Houdini did not appear to be very proud of his abdominal muscles. In an apparent attempt to divert
attention from his abdomen, he ignored the question and exclaimed, “my forearm and back muscles
are like iron! Feel them.”
We did and found how near human muscles can approach iron in rigidity and strength.
Again Whitehead manifested interest in Houdini’s abdominal muscles. “Is it true that your stomach
muscles can stand very hard blows?”
Houdini repeated, “my forearm and back muscles are extremely strong. They’re like iron.”
Once more Whitehead returned to the abdominal muscles, as if it were all-important to establish
their power of resistance to external force.
“Would you mind if I delivered a few blows to your abdomen, Mr. Houdini?” he asked.
Whether it was a matter of professional pride or whether Houdini felt that it would hurt his prestige
to refuse – I do not pretend to know. Before I knew it Houdini had accepted the challenge and then
and there he lay supine, but apparently not quite ready to receive Whitehead’s blows. Hovering
over his outstretched form, Whitehead, with elbow bent, suddenly struck four or five terribly forcible,
deliberate, well-directed blows to Houdini’s abdomen.
My friend, who, at the time showed more presence of mind than I, interposed and held back
Whitehead.
“Are you mad?” he fairly shouted in indignation.
Even the great Houdini appeared to have had enough. With a wry smile (that I can still clearly
picture), Houdini made an arresting gesture with his hand and mumbled almost inaudibly, “that will
do.”
The atmosphere in the little room was charged and tense at that moment. My friend and I felt
particularly uncomfortable. Houdini resumed his pose, and I rapidly added the finishing touches to
the drawing.
It was now a little after noon, and we made ready to leave. I gave the drawing to Houdini, who
expressed himself as highly pleased with my effort. He asked me to sign and date my drawing; I was
proud to comply.
Then as Whitehead, my friend and I, were about to leave, Houdini smilingly remarked to me “you
made me look a little tired in this picture. The truth is, I don’t feel so well.”
And after the customary salutations, he thanked me and said, “I’ll write you the near future. I can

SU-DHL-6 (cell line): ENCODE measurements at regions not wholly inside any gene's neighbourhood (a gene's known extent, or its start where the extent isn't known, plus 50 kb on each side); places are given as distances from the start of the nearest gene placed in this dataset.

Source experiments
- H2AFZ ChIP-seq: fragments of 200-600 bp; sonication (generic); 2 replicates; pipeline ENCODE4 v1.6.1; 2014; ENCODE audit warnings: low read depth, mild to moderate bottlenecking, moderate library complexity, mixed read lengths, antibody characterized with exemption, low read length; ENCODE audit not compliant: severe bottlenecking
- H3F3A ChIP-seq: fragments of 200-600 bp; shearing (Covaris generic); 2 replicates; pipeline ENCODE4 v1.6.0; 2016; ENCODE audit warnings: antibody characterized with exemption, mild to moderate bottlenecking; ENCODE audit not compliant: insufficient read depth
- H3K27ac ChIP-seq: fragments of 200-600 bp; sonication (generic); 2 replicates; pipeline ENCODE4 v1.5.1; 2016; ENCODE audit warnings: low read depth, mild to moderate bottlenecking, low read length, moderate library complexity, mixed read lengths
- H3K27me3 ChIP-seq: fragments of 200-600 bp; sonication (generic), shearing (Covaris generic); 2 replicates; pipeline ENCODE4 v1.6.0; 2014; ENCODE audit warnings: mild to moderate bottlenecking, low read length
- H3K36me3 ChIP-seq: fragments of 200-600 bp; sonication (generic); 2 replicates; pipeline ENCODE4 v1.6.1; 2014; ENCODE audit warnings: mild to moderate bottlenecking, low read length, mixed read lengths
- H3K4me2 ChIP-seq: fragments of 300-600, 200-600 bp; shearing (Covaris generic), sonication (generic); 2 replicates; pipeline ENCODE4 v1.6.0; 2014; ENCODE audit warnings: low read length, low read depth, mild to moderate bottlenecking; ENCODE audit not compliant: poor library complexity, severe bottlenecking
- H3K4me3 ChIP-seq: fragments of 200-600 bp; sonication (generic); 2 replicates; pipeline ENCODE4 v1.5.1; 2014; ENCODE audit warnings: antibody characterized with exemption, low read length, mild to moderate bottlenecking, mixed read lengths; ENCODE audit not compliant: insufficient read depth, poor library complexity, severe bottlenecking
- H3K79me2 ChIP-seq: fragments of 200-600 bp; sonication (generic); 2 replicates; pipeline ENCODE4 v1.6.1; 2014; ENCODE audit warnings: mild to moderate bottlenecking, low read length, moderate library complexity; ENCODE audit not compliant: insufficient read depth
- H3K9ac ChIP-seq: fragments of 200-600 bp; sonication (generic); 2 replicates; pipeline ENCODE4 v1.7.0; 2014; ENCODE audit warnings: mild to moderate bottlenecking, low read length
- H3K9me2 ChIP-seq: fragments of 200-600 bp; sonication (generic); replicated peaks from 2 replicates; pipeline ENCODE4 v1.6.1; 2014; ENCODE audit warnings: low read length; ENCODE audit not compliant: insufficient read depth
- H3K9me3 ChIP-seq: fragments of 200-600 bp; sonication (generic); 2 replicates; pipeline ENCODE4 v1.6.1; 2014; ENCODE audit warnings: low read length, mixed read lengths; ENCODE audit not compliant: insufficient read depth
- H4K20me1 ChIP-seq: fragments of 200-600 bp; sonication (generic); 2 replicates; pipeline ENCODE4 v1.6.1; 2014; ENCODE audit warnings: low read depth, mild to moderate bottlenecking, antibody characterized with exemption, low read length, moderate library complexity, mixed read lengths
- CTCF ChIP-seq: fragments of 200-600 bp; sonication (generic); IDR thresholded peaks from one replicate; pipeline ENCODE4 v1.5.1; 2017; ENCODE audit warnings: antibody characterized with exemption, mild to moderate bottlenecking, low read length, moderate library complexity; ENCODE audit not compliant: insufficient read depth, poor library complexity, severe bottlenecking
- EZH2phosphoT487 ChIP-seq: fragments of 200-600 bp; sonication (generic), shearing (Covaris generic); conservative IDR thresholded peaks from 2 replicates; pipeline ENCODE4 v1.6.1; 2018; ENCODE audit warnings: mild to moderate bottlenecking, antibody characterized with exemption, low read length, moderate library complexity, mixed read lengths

get in touch with you at McGill...”
That was the last time I saw Houdini.
From then on events moved rapidly, and I followed them with the greatest anxiety. Houdini had left
Montréal the day following to fulfill an engagement in Detroit. On the train, I learned, Houdini had
suffered a severe appendicitis attack. Arrived at Detroit he was rushed to Detroit hospital, where he
was forthwith operated upon.
The most prominent Detroit surgeons found that Houdini’s peritoneum had burst, and that the
rupture was due to heavy blows that were struck to the abdomen “a few days previous.”
Houdini struggled valiantly for his life. He put forth supreme efforts and brought to bear his
tremendous powers of mind and of will, and was thus able, to the great astonishment of the medical
men, to keep alive for some days. But towards the beginning of November, Houdini gave up the
struggle and sank into the everlasting sleep... The spiritualists the world over were now able to
declare their holiday!
                                                              ------o------
Some weeks later, while attending a lecture given by Professor Stephen Leacock, a friend of mine
advised me that there was a letter for me at the Dean’s office. I was somewhat surprised because
the persons I corresponded with certainly knew my address; this was the only time a letter was
addressed to me, care of McGill University.
I hastened to the Dean’s office and was given a letter bearing a New York postmark. I tore the letter
open; it was from Messrs. Ernst, Fox and Cane, New York attorneys and contained in substance the
following: that they were acting on behalf of Houdini’s widow; that I had been in Houdini’s dressing
room at the Princess theater in Montréal on Friday morning, October 22, 1926, for the purpose of
making a drawing; that while I was in the dressing room it appeared that blows which were held to
have been fatal by prominent Detroit surgeons were struck to Houdini’s abdomen; that the
information I would give would not be used for purposes of prosecution since it was felt the event
was purely accidental in nature, but that they were interested only in recovering for their client on a
double indemnity insurance provision.
Under these circumstances I felt it my duty to relate what had occurred. My friend, Jack Price, and I
accordingly signed affidavits setting forth the pertinent facts.
I later learned that, after due investigation, the insurance company in question came to the
conclusion that Houdini’s death was the direct consequence of those blows which Whitehead had
delivered to his abdomen.
And so, the great Houdini who, throughout an active life, had defied death so successfully, was at
last, it seemed, laid low by a student’s fateful, ill-advised blows!